The government has said the new Isle of Man Ferry Terminal in Liverpool won’t be used until next year.

This comes after Infrastructure Minister Chris Thomas said the terminal, a project which has been much delayed since its inception, would be completed by autumn this year.

However, the government says that staff training at the terminal buildings will ‘get underway in January 2024’ and berthing trials will take place early on next year ahead of the Manannan carrying the terminal’s first passengers at the end of March.

‘The Manxman will undertake berthing trials in Liverpool later in 2024 prior to the start of the winter weekend sailings schedule,’ it said.

‘The terminal buildings, passenger facilities and land-based work are set to be completed this summer.

‘Currently on site, furniture is in the process of being installed, with baggage handling and security equipment installation due imminently.

‘Externally, the marine works continue to present challenges due to the testing environment.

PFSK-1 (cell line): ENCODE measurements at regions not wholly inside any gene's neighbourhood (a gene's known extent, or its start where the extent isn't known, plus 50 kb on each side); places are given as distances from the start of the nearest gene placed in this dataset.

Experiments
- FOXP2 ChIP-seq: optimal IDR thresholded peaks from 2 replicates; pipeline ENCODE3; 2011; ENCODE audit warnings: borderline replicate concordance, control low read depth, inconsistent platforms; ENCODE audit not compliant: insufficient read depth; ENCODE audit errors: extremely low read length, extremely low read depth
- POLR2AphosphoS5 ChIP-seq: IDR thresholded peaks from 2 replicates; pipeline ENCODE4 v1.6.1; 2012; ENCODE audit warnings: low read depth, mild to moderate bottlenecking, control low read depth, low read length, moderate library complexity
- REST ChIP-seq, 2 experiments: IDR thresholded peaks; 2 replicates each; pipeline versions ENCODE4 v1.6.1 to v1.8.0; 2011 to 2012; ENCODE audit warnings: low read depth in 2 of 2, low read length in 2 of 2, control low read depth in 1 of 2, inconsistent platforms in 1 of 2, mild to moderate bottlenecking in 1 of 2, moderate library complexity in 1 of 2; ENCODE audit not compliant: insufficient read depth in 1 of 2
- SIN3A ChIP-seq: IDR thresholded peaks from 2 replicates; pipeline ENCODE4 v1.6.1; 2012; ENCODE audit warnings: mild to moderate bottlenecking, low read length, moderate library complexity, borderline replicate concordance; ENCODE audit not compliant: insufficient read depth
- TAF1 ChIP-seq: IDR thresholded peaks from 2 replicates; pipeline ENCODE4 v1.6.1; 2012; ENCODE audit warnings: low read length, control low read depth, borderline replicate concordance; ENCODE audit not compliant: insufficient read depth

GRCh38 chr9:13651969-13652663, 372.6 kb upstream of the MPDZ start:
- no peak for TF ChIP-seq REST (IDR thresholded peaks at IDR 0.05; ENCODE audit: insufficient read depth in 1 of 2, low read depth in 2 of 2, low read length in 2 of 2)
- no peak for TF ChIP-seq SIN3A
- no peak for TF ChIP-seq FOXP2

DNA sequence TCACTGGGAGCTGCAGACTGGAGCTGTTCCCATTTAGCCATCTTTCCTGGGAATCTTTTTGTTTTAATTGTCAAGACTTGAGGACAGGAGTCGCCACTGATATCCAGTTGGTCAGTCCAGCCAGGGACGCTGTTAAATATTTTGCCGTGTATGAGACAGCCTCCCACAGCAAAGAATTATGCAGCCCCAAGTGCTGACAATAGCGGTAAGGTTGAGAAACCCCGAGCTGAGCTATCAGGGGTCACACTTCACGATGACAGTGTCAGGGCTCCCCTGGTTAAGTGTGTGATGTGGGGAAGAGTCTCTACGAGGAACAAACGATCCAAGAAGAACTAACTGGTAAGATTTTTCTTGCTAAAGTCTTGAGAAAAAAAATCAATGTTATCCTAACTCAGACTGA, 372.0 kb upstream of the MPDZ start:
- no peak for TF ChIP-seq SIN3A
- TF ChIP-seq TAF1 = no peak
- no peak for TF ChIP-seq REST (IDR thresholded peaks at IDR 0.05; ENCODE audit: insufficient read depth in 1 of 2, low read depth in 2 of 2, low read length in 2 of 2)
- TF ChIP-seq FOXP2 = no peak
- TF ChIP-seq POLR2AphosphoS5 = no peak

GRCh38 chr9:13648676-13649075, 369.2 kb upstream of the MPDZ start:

‘The pace has, however, been able pick up due to better weather, and more than 70 per cent of the scour protection has now been installed.

‘All marine works are estimated for completion in the autumn.’

Minister Thomas told members that while the terminal building is estimated to be completed for ‘late May/early June’, the marine works won’t be finished until ‘autumn 2023’.

This is due to bad weather which disrupted the marine works over the winter, but as the weather has improved, work has sped up.

Earlier this month, Mr Thomas explained that 70% of the scour protection has been installed but he doesn’t wish to provide a specific date for that ‘at this stage’.

He said: ‘Final completion will be driven by the marine works and therefore I do not wish to provide a specific date at this stage but would like to confirm previous estimated date of completion in autumn 2023.’

He added that he remains optimistic that the current planned completion date of autumn 2023 will happen despite previous challenges with the weather.

Though Mr Thomas wouldn’t provide an estimation for how much the terminal has cost the taxpayer to date, the last figure reported was over £70 million.